Any insight on these questions and the recovery process in general are appreciated. I meant to work really hard on my PT as I am used to being active and am determined I will be a runner again!, but this fatigue is really kicking my butt. I was warned to not push too hard as that can cause regression in recovery. So I am trying to be a “good girl” (ha!) and rest when needed. Sometimes it seems that “when needed” is all the time! At the same time I realize I am just 2 months out and have far less to come back from than many of you. Anyone who had a similar degree of GBS that can let me know how your recovery progressed?
June 26, 2017 at 7:35 pm
I did not have GBS. A web search for “IVIG treatment related fluctuations’ resulted in a lot of articles. I chose one, which states:
“In an effort to improve this outcome neurologists may be tempted to apply plasma exchange or IVIg at an earlier stage of the disease–for example, when the patients are still able to walk independently.6 However, early relapses, treatment related fluctuations, occur in 8%-10% of the treated patients.7-9 It has been stated that especially patients with Guillain-Barré syndrome who are treated early in the course of their disease may be at risk for these relapses.8”
It seems to me you were treated very early.
As for cut to the quick- I would not wait to be seen 6-12 months later. If, I still had symptoms and was either declining or at best, not improving.
You like to read. do your own web search or start here:
June 27, 2017 at 4:58 am
PT, rest, and wait is the formula for recovery. Recovery generally takes from one to three years, with varying degrees of recovery. Recovery may never be complete. Earlier treatment generally leads to better recovery.
Waiting six months for a follow-up seems too long to me. It is important to be sure there is no relapse, or to get back to the neurologist if there is.
July 8, 2017 at 6:08 pm
hello HeatherMarie, do not wait too long, get a second opinion. I got GBS 8 mth ago, they give me 13 plasma transfusions the second they found out what i had that it was the second day i got to ER, i did little and slowly improvements the first 4 mths after the 4th mth i did little improvements day by day was better, but now i slow down again and the neurologist ordered more plasma transfusions every thee months. Found for second opinion.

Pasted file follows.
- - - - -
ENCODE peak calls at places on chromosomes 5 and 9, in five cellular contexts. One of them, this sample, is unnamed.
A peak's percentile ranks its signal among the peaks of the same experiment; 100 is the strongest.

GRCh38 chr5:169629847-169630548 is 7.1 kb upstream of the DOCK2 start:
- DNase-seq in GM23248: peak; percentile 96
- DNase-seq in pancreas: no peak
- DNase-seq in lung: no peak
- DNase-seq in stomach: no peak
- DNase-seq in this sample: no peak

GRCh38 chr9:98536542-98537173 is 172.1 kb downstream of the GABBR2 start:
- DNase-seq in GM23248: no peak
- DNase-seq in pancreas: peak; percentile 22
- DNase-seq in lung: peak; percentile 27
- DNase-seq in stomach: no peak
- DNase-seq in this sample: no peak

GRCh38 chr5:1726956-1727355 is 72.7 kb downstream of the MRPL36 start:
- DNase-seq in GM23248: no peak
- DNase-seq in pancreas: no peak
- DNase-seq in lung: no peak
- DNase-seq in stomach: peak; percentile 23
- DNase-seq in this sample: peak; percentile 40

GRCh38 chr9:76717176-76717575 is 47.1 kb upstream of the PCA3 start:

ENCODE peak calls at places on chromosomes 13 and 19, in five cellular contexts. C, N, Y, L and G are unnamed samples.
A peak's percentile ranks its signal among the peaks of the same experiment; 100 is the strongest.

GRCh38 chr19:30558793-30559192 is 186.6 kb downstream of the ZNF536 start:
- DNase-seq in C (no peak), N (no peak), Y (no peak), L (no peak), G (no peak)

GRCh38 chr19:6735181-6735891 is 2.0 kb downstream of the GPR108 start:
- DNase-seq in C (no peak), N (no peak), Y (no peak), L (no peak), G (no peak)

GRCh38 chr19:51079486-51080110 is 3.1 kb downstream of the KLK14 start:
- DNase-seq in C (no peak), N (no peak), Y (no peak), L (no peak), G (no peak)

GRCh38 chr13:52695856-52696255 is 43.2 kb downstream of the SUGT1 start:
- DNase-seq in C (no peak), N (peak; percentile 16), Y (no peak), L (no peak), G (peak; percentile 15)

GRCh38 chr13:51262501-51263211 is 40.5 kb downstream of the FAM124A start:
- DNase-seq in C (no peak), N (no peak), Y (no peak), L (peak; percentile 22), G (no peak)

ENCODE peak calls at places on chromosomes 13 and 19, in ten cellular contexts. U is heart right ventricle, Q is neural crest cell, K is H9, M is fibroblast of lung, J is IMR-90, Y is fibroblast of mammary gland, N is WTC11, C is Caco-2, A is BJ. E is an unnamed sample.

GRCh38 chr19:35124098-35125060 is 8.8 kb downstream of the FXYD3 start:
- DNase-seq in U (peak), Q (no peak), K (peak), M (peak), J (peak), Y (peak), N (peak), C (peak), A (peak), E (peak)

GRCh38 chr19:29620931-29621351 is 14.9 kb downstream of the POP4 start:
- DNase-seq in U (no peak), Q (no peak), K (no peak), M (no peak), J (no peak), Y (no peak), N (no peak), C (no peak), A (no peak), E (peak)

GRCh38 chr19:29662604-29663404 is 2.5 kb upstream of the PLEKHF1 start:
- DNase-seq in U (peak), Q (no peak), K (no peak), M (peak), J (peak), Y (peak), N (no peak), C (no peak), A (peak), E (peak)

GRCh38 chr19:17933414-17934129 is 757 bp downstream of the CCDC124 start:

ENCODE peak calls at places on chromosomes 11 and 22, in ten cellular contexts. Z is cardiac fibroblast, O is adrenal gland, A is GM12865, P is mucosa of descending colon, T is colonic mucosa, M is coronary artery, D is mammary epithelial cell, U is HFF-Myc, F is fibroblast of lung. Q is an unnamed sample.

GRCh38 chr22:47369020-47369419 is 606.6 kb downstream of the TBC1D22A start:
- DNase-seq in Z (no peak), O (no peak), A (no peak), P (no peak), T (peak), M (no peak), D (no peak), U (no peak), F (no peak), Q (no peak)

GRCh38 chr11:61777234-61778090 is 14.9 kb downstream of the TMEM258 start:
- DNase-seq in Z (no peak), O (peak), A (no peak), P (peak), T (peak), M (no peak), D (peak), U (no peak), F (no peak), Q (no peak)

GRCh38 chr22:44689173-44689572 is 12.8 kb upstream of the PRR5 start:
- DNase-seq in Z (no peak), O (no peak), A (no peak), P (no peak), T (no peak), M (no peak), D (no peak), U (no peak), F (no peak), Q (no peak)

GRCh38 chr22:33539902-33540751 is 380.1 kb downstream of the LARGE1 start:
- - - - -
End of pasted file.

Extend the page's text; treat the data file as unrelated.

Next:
September 24, 2017 at 4:57 am
Hi Heather Marie, I was diagnosed in late 2016 and had a presentation similar to yours. My symptoms were worse but I did experience the false nadir or treatment fluctuation. It sounds like both of our cases could fit in the GBS-TRF or Acute Onset CIDP camps, but as you’ve eluded to doctors don’t seem too vested in us. And somewhat rightfully so, as neuros are generally working with patients in much worse condition. However, because of that, you must advocate for yourself (appointments, treatments, & rehab). My wife and I pressed hard for a second round of IVIG based on a research paper (ICE Trial), and we’re able to get early & often out-patient appts through persistence.
Allow yourself to rest; especially early on in rehab. Having led a fairly active lifestyle prior, and having rehabbed other injuries, it was insane what ‘pushing myself’ bought me in the beginning. After a couple of weeks of frustration and no noticeable gains, I switched to workouts that were basically glorified stretching sessions and started noticing better results.
And wrt your comments on continued numbness and the lower trunk pain, please look into corticosteroids. There generally isn’t much research that supports steroids for GBS patients, but it was huge for me. It knocked down my original, severe lower back & hip pain, and gave me the energy boost to really engage in my rehab at the hospital, and I noticed a significant recovery in nerve response when I took a second round 1.5 months after release.
I hope this info helps, but even more so hope, you’re doing better and don’t need any of it.